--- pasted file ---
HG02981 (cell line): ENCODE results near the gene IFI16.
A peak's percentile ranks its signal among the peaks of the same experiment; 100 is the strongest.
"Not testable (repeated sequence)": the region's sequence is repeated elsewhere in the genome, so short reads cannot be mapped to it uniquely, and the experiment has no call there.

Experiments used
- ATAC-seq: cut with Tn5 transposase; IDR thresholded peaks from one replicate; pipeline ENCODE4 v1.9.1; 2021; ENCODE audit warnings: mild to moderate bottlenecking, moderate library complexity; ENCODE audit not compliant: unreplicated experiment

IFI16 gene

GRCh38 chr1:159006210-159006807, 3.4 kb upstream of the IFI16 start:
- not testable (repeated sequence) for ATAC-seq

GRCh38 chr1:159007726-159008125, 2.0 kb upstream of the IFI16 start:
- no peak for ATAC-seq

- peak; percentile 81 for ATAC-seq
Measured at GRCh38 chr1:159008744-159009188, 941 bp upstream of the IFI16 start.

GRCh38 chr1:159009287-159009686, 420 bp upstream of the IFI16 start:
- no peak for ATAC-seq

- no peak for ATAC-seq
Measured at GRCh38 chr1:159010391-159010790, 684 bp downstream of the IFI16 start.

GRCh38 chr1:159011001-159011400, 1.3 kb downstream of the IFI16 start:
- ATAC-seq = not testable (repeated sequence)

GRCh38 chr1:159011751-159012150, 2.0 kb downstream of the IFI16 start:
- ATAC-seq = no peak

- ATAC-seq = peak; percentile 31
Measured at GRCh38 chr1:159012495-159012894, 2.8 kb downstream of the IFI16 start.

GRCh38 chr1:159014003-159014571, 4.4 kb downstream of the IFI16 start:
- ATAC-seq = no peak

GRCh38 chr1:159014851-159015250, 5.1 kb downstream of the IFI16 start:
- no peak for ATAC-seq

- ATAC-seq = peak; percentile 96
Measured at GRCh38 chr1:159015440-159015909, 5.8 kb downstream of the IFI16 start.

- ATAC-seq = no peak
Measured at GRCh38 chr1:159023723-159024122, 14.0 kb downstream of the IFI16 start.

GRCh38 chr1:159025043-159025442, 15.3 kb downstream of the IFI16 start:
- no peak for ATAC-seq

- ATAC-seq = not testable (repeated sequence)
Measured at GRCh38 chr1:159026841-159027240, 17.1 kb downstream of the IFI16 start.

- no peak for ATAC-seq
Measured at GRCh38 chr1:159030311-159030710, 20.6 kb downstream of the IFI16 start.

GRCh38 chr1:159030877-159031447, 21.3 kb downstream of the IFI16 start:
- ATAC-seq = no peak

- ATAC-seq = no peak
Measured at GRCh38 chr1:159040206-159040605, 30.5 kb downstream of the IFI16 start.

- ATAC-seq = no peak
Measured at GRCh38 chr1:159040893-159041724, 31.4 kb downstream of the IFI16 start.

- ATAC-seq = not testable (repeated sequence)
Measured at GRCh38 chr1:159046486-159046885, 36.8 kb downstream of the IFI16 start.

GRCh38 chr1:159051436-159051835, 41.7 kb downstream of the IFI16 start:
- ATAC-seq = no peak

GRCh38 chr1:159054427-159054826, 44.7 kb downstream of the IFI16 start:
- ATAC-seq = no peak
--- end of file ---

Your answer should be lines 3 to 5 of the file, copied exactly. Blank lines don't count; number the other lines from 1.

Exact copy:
"Not testable (repeated sequence)": the region's sequence is repeated elsewhere in the genome, so short reads cannot be mapped to it uniquely, and the experiment has no call there.

Experiments used
- ATAC-seq: cut with Tn5 transposase; IDR thresholded peaks from one replicate; pipeline ENCODE4 v1.9.1; 2021; ENCODE audit warnings: mild to moderate bottlenecking, moderate library complexity; ENCODE audit not compliant: unreplicated experiment